Paraguayan law provides criminal penalties for official corruption; however, impunity impedes effective implementation. Historically, officials in all branches and at all levels of government have engaged in corrupt practices. Judicial insecurity and corruption mar Paraguay’s investment climate. Many investors find it difficult to enforce contracts and are frustrated by lengthy bureaucratic procedures, limited transparency and accountability, and impunity. A recent trend is for private companies to insist on arbitration for dispute resolution and bypass the judicial system completely.

The Paraguayan government has taken several steps in recent years to increase transparency and accountability, including the creation of an internet-based government procurement system, the disclosure of government payroll information, the appointment of nonpartisan officials to key posts, and increased civil society input and oversight. Notwithstanding, corruption and impunity continue to affect the investment climate.

The constitution requires all public employees, including elected officials and employees of independent government entities, to disclose their income and assets at least 15 days after taking office and again within 15 days after finishing their term or assignment, but at no point in between, which is problematic for congressional representatives that are re-elected numerous times. Public employees are required to include information on the assets and income of spouses and dependent children. Officials are not required to file periodically when changes occur in their holdings.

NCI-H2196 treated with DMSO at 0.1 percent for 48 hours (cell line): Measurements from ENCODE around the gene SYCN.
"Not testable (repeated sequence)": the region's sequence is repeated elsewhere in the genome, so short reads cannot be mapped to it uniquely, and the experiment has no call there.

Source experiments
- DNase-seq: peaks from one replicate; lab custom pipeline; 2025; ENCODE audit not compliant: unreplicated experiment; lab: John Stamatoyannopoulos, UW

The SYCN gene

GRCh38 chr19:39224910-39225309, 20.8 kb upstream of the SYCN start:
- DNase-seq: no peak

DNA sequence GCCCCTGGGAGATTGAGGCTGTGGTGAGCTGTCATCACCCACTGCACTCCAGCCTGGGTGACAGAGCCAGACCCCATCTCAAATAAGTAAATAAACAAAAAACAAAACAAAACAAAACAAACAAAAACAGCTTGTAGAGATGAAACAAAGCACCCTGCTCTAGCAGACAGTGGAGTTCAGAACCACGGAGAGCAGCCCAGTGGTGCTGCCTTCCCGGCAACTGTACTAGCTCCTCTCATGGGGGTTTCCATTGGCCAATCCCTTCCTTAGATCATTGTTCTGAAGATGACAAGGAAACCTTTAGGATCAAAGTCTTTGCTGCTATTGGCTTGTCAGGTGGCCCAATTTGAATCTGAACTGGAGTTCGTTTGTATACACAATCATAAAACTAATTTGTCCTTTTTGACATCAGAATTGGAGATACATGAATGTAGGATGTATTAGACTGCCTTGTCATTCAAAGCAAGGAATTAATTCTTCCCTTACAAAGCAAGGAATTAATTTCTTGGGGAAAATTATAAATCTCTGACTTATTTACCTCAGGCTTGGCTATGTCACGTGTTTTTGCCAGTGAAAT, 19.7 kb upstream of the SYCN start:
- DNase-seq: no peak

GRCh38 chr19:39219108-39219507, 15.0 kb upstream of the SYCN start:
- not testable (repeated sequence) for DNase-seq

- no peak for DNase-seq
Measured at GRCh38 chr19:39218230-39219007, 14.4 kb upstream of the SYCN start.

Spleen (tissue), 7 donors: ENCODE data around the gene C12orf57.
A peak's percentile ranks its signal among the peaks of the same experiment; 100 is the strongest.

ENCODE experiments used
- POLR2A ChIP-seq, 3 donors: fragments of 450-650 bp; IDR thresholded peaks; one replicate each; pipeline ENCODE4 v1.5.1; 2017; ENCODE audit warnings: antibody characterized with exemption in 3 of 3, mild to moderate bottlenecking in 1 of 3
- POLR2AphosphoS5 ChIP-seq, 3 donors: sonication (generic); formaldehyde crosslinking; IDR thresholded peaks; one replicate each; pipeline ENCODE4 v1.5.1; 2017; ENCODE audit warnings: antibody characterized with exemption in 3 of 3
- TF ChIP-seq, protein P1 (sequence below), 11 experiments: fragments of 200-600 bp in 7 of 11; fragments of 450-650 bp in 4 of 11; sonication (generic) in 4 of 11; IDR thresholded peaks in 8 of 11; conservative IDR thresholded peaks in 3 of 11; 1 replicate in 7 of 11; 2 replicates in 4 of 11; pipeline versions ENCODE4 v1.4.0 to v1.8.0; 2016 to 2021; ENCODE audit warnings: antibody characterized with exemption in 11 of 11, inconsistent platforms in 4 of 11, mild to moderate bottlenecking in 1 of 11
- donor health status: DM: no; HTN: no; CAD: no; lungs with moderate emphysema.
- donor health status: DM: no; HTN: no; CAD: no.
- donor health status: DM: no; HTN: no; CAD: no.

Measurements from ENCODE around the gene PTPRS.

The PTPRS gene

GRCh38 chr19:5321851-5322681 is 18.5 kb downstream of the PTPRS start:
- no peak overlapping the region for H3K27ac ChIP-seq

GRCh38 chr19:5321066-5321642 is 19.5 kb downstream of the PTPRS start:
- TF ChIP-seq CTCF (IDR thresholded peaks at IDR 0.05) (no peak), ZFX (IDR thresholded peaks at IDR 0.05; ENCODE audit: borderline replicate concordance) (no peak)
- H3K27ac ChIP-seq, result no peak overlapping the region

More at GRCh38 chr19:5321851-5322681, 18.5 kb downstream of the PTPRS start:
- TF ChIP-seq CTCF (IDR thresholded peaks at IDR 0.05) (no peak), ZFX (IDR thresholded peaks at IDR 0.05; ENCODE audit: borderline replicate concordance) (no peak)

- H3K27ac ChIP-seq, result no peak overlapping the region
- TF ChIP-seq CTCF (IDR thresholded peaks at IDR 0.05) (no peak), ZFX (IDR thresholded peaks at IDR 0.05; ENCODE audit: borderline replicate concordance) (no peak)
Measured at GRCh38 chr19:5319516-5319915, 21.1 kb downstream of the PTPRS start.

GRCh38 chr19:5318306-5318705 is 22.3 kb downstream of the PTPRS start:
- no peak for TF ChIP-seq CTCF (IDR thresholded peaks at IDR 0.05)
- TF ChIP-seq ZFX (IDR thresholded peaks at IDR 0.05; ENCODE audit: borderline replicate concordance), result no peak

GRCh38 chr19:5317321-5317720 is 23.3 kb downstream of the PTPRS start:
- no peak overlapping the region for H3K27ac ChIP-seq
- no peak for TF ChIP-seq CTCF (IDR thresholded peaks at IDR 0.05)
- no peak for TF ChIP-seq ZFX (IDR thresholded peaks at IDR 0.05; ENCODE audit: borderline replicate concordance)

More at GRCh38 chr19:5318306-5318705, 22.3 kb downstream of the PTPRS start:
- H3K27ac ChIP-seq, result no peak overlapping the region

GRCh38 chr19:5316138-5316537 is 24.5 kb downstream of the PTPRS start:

UN Anticorruption Convention, OECD Convention on Combatting Bribery

Paraguay signed and ratified the United Nations Anticorruption Convention in 2005.

Resources to Report Corruption

General Auditors Office
Bruselas 1880, Asuncion, Paraguay
+ 595 21 620 0260

Public Ministry
Nuestra Senora de la Asuncion c/ Haedo, Asuncion, Paraguay
+ 595 21 454 611 

Anti-Corruption Secretariat
El Paraguayo Independiente esquina Río Ypane, Asuncion, Paraguay
+ 595 21 450-001/2 

Seeds for Democracy
Roma 1055 casi Colon, Asuncion, Paraguay
+ 595 21 420 323

13. Foreign Direct Investment and Foreign Portfolio Investment Statistics

Table 2: Key Macroeconomic Data, U.S. FDI in Host Country/Economy

Host Country Statistical Source* USG or International Statistical Source USG or International Source of Data:
BEA; IMF; Eurostat; UNCTAD, Other
Economic Data Year Amount Year Amount
Host Country Gross Domestic Product (GDP) (M USD) 2016 USD 27,440 2016 USD 27,420 
Foreign Direct Investment Host Country Statistical Source* USG or International Statistical Source USG or International Source of Data:
BEA; IMF; Eurostat; UNCTAD, Other
U.S. FDI in partner country (M USD, stock positions) 2016 USD 117 2016 USD 159 BEA data available at
Host country’s FDI in the United States (M USD, stock positions) N/A